Sometimes we focus on the benefits of a specific food like avocado, cocoa, turmeric, nuts and seeds, providing the why and the how of getting them into your diet. Sometimes we focus on broader nutritional topics like Cold and Flu Remedies, The Pro’s and Cons of Intermittent Fasting, Guide to Gut Health and Eating for Sustainability. And we periodically cover non-food related topics like “Sleep Better” and “Supplements”. We aim to make it fun, funny, engaging, and most importantly applicable. (Or, wait, is funny most important?)
What are a few of your best tips to inspire people to eat more whole plant foods?
If they aren’t convinced by the “Studies show that people who consume a plant-based diet have a reduced risk of heart disease, diabetes and cancer” statement which usually causes people’s eyes to glaze over like donuts and then crave them, I try to convey my own passion about how delicious plant foods are. When they are outfitted with ideas and recipes and product recommendations, especially by a dietitian drooling as she talks about them, people are much more apt to adopt this way of eating. “This avocado chocolate mousse is incredible!” Additionally, when I can tie it to a bigger goal they have, that seems to be a lot more effective, whether that is more energy, weight loss, better skin, pain reduction, improved cholesterol or reduced bloating. And making it easy is key. When people realize that store bough hummus and carrots can be about the same amount of effort and price as buying a bag of chips, that’s going to enable them to make that shift more readily. When the healthy choice is the easy choice, that is the golden (beet) ticket.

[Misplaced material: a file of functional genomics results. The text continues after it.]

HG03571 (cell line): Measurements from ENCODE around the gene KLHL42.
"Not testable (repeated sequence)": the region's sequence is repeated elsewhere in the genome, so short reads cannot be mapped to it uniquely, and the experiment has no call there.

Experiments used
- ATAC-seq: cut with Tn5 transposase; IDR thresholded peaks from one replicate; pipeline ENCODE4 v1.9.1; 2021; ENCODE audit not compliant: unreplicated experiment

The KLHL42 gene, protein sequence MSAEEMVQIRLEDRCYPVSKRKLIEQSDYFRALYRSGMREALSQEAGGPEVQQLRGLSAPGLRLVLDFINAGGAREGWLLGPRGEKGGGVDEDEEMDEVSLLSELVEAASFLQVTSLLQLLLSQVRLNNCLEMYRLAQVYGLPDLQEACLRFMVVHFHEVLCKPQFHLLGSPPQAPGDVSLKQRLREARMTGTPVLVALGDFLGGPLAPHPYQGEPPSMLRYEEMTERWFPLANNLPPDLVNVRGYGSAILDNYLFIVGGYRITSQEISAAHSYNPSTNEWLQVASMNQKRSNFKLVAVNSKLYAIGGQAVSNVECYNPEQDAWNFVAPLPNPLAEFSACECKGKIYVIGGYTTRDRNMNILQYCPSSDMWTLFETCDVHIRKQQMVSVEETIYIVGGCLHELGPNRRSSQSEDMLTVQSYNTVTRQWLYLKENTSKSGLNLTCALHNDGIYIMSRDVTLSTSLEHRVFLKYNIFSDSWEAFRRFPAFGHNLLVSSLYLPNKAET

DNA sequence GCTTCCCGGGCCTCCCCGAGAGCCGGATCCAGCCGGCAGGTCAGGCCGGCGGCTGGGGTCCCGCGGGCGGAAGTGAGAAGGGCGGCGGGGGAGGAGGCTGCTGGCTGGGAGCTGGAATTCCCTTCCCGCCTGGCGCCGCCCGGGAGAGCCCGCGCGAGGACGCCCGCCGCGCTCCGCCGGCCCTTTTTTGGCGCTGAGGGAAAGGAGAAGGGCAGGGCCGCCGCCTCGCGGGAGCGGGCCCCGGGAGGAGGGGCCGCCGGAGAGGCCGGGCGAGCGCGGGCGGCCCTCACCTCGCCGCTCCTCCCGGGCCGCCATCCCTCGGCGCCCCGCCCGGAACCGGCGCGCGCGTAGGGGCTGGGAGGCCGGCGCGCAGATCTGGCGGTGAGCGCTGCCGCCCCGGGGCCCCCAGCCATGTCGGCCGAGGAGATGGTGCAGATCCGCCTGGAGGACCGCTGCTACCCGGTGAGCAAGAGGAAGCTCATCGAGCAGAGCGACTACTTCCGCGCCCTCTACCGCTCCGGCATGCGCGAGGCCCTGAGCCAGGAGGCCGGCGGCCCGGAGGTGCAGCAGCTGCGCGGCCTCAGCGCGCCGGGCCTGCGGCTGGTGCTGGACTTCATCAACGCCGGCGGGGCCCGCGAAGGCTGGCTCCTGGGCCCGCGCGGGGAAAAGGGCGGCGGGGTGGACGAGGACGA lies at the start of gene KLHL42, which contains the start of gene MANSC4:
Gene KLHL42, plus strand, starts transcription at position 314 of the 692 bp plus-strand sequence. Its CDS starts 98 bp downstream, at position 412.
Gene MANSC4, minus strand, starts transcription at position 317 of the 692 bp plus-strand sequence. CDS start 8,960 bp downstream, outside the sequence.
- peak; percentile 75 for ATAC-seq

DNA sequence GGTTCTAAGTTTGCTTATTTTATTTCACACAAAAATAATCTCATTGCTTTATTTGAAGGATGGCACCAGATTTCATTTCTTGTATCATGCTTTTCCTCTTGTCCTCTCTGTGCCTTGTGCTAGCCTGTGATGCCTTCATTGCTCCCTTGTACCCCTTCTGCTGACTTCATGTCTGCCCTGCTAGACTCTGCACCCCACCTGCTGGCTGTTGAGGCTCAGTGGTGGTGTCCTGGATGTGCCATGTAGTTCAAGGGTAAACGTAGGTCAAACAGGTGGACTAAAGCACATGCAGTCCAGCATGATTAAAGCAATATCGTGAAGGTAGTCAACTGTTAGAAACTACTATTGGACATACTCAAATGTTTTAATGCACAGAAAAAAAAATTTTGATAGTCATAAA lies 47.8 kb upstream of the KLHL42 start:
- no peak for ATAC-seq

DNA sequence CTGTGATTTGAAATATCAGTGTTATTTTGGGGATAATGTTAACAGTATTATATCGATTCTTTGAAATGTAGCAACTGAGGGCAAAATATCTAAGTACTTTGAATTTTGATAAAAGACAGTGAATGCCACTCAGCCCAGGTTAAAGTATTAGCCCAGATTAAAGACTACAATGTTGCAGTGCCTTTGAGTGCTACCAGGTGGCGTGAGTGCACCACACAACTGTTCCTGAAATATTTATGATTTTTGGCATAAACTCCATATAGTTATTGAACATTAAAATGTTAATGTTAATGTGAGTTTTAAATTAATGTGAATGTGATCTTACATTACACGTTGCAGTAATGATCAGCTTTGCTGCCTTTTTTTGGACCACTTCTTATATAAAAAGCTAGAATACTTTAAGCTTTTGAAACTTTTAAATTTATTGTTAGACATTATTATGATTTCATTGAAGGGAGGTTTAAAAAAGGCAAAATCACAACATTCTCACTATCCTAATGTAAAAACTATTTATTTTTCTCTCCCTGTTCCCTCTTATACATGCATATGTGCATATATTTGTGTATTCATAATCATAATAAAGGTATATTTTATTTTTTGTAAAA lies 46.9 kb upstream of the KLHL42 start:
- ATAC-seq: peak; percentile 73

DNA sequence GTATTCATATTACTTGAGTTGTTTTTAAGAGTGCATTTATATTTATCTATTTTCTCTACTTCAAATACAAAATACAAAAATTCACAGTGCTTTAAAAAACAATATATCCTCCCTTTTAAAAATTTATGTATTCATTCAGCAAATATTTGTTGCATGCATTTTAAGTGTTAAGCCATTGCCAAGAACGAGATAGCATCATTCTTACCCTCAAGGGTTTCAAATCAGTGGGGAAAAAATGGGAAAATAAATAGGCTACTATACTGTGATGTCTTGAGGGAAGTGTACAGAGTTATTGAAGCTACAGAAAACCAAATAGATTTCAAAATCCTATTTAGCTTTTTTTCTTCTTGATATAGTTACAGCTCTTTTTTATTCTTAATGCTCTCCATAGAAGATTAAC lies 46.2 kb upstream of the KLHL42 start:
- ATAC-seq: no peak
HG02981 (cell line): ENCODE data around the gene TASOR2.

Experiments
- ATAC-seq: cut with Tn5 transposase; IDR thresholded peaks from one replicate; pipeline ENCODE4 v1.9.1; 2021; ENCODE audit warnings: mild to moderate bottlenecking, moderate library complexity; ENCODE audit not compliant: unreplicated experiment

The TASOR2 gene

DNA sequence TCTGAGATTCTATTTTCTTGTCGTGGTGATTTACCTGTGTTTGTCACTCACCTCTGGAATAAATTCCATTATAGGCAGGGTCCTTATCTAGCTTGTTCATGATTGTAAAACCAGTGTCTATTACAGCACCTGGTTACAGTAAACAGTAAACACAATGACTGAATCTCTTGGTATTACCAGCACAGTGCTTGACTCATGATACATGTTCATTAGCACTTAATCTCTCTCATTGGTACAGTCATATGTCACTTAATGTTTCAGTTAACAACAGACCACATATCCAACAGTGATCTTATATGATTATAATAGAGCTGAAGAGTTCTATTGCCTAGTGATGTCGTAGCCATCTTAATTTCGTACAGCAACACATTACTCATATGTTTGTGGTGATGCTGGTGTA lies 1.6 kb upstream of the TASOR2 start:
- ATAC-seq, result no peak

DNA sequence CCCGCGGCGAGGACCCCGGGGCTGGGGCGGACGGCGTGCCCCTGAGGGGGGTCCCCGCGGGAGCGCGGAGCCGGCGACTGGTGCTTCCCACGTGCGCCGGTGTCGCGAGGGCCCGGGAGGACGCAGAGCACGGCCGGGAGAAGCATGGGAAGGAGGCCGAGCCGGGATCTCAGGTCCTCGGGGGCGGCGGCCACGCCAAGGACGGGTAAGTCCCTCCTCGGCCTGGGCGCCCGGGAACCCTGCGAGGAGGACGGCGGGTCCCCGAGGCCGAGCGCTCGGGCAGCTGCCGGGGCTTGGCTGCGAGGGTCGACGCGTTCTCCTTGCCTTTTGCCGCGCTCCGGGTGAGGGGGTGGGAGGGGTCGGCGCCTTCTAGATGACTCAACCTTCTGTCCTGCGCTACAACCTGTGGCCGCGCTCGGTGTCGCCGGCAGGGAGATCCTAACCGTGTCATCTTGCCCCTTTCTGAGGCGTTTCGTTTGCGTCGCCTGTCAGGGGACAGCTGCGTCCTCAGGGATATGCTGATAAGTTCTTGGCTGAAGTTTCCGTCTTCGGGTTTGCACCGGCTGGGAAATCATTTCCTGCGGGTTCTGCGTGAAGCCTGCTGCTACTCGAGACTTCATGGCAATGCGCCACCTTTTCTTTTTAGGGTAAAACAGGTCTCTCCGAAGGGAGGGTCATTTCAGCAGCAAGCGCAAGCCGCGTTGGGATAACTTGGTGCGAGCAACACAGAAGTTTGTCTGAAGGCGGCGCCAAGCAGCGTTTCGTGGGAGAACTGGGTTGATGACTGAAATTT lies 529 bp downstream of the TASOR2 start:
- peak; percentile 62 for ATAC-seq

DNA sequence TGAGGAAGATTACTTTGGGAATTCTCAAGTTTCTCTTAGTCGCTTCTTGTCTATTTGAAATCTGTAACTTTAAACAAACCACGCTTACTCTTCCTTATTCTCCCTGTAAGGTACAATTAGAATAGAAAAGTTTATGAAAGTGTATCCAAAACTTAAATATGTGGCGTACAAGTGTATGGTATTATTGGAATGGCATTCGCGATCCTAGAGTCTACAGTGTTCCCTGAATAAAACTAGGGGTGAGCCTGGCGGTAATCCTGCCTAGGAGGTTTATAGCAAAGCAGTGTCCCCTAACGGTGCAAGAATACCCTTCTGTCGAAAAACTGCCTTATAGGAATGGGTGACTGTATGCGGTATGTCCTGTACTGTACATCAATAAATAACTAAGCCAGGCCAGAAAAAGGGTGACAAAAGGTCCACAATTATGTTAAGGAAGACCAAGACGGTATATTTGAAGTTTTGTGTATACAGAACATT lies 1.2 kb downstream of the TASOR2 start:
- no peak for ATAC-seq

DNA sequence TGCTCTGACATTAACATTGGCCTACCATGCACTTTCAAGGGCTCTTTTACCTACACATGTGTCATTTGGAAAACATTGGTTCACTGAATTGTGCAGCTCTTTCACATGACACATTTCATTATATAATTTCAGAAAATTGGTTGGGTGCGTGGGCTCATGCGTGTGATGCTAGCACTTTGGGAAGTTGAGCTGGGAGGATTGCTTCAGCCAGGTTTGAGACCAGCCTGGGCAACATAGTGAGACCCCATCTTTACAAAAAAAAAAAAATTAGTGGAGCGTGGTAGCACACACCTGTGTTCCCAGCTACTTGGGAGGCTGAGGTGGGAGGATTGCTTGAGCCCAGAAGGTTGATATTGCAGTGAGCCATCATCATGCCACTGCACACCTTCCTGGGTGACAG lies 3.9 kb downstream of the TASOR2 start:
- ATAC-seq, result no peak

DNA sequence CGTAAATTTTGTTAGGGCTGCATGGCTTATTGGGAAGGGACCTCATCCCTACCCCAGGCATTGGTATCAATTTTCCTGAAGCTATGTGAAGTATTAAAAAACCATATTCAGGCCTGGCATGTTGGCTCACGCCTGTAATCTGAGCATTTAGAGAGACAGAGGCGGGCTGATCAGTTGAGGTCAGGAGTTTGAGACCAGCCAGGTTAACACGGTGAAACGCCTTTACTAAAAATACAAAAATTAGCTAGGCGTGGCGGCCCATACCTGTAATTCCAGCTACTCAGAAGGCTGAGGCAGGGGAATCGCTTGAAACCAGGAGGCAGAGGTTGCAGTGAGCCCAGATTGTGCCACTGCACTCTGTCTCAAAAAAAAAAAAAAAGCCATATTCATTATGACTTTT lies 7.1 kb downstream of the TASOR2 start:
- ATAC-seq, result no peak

What are five plant foods you can’t live without?
Do I have to pick only 5? Ok, without a doubt, avocado is one. I would shrivel and die if I couldn’t get my hands on one of these fatty gems at least once/week. Kale is another, simply because, I currently eat it at least 1-2 times/day and my body might go into shock if it suddenly disappeared from my life. (They don’t call me “Kale Queen” for no reason) Chickpeas need to be on the list for their versatility – hummus, chana masala, AND chickpea chocolate chip dough. Speaking of chocolate, I’m so glad it’s a plant! Cannot live without that. Dark chocolate makes the afternoon just a little bit better. And #5…. Does green tea count? Life would take on a dull shade of grey without my daily 4-6 cups of grassy goodness. (If I could pick 6, ginger would be it. But I was only given 5 choices, but I won’t tell if you don’t.)